Lee County Tourism working on trail map


Special to the Daily News



BEATTYVILLE — The Lee County Tourism Commission is currently putting together a strategic trail development and marketing plan to work towards mapping existing outdoor recreational activities in Lee County, such as hiking, canoeing, mountain biking and rock climbing.

Dedra Brandenburg, executive director of Lee County Tourism and Economic Development, received a $7,000 grant through the Appalachian Regional Commission Flex-E-Grant program, which is administered by The Center for Rural Development. The grant is helping to fund the strategic plan.

According to Brandenburg, the plan will help guide their young tourism commission though development and marketing for trail systems in Lee County over the next 10 years. The goal is to map existing trails and set strategies in place for improving the trails and signage in an effort to bring more tourists, local hikers and climbers into the area.

“There are about 6,500 elite climbers in the world,” Brandenburg said. “They all come to the southern region of the Red River Gorge to climb in 1,000 acres of land in Lee County; purchased by the Red River Gorge Climber’s Coalition.”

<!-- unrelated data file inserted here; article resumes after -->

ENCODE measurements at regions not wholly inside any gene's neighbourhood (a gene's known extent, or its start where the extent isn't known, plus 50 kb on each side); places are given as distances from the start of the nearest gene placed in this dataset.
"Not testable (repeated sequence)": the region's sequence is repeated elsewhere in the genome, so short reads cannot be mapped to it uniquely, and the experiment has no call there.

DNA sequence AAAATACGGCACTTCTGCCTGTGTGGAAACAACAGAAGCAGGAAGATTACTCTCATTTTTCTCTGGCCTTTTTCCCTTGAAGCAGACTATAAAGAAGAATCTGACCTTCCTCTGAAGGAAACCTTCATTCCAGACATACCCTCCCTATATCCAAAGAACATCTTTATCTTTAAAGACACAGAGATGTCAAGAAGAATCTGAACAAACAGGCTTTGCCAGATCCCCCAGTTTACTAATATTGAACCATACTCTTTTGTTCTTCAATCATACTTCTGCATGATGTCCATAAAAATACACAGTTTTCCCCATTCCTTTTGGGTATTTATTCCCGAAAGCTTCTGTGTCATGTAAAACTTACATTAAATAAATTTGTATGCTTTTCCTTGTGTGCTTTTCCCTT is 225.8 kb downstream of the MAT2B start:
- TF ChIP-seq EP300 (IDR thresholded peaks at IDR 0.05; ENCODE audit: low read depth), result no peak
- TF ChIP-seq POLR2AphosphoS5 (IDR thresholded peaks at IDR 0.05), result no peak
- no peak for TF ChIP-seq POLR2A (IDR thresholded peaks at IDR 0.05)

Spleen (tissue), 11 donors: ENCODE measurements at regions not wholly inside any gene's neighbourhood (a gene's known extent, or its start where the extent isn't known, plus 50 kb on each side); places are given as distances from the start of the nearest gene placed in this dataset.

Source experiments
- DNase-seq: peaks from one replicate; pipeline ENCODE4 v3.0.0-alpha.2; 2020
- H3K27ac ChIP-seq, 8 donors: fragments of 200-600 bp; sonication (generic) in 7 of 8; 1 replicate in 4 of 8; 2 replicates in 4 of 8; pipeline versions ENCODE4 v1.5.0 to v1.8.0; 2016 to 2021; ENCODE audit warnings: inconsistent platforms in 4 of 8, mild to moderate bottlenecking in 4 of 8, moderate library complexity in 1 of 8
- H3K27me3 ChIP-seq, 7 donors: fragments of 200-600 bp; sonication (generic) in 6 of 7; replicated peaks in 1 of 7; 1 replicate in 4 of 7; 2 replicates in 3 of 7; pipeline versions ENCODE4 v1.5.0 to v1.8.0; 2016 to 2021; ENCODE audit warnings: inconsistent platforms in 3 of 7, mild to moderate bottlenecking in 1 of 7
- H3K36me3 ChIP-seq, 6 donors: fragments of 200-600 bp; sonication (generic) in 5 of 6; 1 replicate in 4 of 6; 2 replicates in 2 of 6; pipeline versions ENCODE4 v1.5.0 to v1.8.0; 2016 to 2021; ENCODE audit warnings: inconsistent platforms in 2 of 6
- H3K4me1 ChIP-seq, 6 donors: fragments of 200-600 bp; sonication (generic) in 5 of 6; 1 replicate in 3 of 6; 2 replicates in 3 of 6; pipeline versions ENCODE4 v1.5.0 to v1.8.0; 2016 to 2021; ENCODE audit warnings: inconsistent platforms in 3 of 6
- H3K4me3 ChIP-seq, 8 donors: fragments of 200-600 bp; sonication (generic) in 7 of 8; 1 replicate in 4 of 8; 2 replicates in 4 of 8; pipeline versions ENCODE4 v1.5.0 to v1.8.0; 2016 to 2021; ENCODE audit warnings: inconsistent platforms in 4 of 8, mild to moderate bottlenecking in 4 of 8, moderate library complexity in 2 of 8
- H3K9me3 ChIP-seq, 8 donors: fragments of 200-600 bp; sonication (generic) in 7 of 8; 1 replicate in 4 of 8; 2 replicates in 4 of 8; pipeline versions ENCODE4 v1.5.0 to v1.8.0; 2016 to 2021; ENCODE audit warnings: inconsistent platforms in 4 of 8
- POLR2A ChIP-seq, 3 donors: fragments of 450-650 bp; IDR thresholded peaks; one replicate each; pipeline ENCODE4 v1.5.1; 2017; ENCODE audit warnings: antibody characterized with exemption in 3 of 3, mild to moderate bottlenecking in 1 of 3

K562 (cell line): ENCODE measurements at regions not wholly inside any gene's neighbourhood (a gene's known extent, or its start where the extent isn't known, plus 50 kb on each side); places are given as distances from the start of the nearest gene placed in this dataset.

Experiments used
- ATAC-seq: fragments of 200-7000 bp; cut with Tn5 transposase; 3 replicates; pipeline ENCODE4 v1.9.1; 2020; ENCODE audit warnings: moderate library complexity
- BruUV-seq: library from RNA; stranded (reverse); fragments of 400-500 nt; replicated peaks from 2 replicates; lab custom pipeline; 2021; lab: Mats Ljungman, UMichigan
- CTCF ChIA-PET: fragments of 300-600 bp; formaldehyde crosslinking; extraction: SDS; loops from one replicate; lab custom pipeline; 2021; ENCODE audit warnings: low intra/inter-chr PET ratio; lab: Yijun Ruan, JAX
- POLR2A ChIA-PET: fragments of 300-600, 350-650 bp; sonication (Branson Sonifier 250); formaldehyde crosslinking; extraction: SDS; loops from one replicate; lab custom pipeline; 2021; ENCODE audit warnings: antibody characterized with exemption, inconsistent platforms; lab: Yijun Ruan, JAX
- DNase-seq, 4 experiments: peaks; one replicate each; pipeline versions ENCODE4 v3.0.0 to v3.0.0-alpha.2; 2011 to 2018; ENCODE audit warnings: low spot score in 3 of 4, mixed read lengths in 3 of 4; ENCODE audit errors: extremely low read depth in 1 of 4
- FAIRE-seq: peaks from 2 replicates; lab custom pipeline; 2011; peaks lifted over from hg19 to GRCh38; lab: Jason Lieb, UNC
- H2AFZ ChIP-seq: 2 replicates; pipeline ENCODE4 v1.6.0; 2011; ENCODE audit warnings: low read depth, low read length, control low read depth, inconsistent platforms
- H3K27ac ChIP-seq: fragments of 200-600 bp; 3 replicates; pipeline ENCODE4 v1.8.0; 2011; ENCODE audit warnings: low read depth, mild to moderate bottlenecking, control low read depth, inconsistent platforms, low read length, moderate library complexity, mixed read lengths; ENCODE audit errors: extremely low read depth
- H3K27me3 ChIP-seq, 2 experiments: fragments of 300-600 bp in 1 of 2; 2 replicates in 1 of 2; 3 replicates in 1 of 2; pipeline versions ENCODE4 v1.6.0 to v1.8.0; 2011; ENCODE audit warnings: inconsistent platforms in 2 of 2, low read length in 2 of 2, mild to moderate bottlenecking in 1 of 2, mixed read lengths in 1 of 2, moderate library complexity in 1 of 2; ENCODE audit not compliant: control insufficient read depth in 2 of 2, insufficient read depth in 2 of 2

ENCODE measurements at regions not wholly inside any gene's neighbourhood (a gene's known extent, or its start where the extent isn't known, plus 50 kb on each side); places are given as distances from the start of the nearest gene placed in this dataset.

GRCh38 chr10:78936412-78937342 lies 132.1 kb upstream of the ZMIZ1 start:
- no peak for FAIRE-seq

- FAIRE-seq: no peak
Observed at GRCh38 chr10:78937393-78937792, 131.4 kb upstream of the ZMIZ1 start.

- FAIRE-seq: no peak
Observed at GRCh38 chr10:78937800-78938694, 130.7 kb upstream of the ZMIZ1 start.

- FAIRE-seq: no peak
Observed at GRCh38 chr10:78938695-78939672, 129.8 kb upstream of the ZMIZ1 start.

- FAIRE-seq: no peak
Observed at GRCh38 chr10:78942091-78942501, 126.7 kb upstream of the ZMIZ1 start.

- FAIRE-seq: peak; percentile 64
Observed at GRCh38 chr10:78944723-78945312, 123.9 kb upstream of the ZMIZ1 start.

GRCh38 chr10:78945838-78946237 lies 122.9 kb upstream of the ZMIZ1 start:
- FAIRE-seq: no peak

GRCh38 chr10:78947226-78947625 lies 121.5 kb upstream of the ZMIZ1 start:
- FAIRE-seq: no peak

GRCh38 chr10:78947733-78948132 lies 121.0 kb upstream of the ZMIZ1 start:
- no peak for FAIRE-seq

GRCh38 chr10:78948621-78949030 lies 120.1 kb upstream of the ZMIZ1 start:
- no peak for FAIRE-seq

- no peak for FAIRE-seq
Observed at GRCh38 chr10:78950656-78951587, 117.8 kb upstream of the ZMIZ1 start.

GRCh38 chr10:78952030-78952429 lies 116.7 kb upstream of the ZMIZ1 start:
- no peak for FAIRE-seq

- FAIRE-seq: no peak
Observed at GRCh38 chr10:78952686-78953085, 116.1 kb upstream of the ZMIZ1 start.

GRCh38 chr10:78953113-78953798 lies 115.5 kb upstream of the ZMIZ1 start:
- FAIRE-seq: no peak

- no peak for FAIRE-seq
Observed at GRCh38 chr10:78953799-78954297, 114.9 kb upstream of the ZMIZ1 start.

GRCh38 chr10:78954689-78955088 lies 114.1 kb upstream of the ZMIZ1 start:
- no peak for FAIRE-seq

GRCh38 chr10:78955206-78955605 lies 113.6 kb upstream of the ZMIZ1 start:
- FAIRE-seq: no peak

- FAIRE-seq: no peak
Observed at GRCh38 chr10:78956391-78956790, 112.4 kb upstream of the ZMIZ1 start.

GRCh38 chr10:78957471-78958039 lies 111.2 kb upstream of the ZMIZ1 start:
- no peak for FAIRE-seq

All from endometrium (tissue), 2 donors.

Lee County is also home to a popular climbing spot called “the Motherlode,” which is ranked one of the top three best locations in the world. Rock climbing is the county’s biggest attraction aside from lodging and their annual Woolly Worm Festival held each October.

Other activities in the 1,000 acres of the Pendergrass-Murray Recreational Preserve also include mountain biking and hiking. Lee County also has camping, cabin rentals, zip lining, museums, and other outdoor activities such as hunting, golfing, canoeing, fishing and local festivals.

“The goal is to simplify the marketing strategy and save advertising dollars as we have a limited budget,” Brandeburg said. “Being able to design the plan, has helped us a lot.”

Brandenburg hopes to not only attract more tourists, but to also educate the community about what they have to offer.

“We want to bridge the gap between tourists and the local community,” Brandenburg said.

The Center for Rural Development and the Brushy Fork Institute work together to award ARC Flex-E-Grant money to projects such as the one in Lee County that aligns with the goals of the program and support other regional initiatives such as Shaping Our Appalachian Region and the Kentucky Promise Zone. The grants provide a critical resource for communities to plan and implement projects that address both local and regional development efforts.

For more information on the ARC Flex-E-Grant program, visit www.centertech.com or call 606-677-6000.

Special to the Daily News

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